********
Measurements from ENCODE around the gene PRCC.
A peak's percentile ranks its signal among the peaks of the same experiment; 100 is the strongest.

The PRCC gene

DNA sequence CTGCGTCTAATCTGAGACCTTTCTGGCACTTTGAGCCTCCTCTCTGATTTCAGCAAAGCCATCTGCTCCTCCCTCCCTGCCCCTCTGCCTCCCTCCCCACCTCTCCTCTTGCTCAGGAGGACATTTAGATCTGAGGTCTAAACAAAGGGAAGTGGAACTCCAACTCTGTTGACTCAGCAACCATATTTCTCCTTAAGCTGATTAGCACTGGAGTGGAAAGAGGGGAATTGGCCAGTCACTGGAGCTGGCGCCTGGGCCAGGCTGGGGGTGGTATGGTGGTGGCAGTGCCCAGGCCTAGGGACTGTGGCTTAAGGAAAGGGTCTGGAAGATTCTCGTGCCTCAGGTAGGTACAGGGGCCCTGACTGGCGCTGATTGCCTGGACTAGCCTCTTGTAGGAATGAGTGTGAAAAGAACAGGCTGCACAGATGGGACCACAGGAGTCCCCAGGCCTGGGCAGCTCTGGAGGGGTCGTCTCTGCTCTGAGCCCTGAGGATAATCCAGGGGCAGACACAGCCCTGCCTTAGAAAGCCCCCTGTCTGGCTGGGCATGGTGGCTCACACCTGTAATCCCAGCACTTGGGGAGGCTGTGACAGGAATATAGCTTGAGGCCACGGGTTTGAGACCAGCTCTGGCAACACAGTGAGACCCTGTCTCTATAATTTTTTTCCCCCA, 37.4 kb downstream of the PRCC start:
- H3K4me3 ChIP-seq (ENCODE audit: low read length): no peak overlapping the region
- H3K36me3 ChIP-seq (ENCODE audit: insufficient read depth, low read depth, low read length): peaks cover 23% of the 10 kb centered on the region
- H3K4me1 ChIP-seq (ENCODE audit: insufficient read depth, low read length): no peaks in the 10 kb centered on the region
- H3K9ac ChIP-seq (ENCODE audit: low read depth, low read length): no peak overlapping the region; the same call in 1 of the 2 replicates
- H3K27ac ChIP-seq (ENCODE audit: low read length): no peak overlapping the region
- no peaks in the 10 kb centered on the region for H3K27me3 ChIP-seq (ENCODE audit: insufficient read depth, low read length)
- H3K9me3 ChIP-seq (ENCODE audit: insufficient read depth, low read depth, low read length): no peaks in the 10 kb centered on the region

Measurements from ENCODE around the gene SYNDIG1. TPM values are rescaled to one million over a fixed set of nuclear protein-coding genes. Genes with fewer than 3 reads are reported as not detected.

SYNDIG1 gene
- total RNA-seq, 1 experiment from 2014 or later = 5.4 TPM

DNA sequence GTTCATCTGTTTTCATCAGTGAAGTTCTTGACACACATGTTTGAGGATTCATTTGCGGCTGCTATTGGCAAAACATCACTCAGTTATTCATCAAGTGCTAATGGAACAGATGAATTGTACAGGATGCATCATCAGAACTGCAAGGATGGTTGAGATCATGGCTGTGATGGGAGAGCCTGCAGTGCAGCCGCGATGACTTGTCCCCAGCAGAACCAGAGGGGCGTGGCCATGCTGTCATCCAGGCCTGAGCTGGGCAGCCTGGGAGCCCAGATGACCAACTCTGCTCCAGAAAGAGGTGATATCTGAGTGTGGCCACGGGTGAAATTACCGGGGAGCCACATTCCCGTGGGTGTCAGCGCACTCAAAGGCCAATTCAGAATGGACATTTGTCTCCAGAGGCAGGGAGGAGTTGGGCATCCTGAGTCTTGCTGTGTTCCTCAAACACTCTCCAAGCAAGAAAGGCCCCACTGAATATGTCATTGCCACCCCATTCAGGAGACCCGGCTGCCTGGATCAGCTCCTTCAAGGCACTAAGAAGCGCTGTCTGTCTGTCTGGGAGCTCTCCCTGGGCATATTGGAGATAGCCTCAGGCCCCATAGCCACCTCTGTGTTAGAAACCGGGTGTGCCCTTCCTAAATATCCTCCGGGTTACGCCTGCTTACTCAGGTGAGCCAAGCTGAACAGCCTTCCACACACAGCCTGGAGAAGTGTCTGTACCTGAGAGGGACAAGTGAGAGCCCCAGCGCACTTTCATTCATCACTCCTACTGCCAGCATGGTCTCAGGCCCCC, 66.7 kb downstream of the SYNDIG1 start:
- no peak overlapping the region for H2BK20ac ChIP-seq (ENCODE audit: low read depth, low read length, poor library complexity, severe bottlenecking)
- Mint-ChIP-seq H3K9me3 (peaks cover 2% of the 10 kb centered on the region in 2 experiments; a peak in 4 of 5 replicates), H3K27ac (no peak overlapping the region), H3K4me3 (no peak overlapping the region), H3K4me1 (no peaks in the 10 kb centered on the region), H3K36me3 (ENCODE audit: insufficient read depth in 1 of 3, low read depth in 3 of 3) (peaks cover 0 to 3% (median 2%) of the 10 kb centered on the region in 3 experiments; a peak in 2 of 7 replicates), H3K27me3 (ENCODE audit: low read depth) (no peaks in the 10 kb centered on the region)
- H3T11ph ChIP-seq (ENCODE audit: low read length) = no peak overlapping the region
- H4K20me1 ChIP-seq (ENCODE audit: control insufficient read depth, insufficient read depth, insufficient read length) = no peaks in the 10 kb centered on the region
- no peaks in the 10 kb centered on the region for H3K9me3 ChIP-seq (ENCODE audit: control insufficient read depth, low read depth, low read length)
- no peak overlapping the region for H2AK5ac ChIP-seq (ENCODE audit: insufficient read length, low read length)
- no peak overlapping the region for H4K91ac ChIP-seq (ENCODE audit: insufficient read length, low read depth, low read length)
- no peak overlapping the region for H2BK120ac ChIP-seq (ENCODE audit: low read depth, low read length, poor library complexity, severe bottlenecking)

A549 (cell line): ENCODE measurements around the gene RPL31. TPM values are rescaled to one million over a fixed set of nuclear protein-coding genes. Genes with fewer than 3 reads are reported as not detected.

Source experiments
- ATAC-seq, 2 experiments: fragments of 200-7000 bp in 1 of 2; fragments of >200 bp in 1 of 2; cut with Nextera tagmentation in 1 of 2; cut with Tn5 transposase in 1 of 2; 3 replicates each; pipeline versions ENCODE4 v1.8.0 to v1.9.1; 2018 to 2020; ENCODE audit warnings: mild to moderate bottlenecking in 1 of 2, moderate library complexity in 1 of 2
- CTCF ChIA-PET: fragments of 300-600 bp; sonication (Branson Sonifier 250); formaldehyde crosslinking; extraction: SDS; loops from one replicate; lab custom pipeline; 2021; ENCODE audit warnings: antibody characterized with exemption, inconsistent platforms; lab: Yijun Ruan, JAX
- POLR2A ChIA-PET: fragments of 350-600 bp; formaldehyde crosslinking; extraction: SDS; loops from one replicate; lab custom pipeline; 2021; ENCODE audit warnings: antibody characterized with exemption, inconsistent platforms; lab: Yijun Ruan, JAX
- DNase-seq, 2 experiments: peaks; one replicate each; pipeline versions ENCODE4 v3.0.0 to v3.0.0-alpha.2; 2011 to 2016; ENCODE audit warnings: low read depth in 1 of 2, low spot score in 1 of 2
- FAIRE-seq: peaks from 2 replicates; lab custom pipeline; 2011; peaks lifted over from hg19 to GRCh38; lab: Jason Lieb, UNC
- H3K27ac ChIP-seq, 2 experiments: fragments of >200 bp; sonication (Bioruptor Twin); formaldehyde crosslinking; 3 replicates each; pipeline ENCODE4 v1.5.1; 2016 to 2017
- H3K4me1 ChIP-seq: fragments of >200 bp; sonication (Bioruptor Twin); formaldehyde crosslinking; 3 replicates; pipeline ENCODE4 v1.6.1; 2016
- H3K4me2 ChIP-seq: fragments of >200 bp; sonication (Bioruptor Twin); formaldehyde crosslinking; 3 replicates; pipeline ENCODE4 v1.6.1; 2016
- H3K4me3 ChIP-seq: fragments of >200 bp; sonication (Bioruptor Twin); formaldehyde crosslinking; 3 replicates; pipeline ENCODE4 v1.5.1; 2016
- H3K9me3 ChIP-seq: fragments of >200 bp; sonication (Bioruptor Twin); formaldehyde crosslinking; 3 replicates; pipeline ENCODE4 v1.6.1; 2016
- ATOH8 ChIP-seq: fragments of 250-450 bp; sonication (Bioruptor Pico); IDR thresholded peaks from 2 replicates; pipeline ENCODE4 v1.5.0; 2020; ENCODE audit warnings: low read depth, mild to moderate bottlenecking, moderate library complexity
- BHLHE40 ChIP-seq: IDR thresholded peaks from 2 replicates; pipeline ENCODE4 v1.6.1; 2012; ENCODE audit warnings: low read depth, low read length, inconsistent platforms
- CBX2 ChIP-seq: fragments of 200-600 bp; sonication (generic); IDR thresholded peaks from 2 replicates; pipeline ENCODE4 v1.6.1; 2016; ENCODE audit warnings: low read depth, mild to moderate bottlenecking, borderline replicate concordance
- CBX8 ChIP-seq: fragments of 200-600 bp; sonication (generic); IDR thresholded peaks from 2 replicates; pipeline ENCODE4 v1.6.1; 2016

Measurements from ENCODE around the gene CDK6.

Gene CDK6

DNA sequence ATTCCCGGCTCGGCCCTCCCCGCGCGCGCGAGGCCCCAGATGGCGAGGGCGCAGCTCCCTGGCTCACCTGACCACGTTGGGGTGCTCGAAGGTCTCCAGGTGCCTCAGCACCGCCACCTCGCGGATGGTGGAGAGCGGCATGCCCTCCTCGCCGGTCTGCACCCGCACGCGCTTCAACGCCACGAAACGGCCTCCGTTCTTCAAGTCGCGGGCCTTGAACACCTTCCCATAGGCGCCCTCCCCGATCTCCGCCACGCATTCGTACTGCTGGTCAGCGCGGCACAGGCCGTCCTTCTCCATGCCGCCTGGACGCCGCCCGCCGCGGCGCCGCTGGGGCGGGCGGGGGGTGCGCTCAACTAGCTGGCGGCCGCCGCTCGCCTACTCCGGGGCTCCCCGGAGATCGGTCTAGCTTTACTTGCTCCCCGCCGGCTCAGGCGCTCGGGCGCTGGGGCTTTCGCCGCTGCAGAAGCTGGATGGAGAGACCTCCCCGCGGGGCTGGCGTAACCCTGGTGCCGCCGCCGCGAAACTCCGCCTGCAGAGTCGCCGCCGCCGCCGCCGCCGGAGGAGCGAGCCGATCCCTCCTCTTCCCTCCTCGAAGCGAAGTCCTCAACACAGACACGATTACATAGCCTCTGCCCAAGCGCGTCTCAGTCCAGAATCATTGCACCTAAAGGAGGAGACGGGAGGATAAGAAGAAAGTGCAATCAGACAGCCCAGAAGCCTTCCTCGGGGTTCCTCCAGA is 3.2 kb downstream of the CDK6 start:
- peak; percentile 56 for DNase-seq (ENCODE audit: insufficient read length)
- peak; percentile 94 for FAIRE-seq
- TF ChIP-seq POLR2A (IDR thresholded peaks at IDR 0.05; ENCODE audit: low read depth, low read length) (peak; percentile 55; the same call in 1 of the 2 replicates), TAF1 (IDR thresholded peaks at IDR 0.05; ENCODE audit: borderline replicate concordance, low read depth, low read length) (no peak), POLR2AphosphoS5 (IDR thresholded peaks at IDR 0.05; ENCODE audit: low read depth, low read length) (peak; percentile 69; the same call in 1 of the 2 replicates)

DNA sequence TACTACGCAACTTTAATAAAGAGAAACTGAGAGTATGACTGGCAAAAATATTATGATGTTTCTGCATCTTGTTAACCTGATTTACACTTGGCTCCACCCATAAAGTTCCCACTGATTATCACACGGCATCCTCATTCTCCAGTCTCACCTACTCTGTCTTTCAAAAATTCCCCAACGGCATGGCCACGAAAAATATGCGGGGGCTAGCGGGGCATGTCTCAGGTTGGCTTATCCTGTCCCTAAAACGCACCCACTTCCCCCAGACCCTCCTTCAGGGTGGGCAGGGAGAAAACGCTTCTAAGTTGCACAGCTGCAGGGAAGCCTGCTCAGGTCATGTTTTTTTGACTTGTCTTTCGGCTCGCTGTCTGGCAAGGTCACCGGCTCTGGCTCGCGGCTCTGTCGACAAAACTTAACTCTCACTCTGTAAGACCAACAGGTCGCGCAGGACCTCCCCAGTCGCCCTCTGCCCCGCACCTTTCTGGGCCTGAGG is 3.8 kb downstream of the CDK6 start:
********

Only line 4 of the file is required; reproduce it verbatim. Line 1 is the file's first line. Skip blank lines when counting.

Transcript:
DNA sequence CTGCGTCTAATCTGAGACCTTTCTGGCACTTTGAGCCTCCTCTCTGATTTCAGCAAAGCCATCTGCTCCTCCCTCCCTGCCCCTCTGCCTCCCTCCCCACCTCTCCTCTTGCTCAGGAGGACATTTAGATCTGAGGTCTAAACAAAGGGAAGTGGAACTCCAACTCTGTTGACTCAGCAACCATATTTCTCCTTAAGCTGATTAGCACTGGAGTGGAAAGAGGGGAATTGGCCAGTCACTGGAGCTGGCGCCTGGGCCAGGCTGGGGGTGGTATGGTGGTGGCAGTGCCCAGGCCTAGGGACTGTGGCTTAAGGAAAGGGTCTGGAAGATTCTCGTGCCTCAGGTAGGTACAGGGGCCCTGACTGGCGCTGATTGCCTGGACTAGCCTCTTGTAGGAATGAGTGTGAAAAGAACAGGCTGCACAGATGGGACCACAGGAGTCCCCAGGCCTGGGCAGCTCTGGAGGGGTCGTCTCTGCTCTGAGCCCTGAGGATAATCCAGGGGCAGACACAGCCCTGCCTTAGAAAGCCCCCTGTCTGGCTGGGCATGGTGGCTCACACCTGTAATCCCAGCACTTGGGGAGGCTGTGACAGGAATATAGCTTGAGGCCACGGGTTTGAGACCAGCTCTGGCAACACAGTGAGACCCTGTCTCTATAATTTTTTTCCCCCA, 37.4 kb downstream of the PRCC start: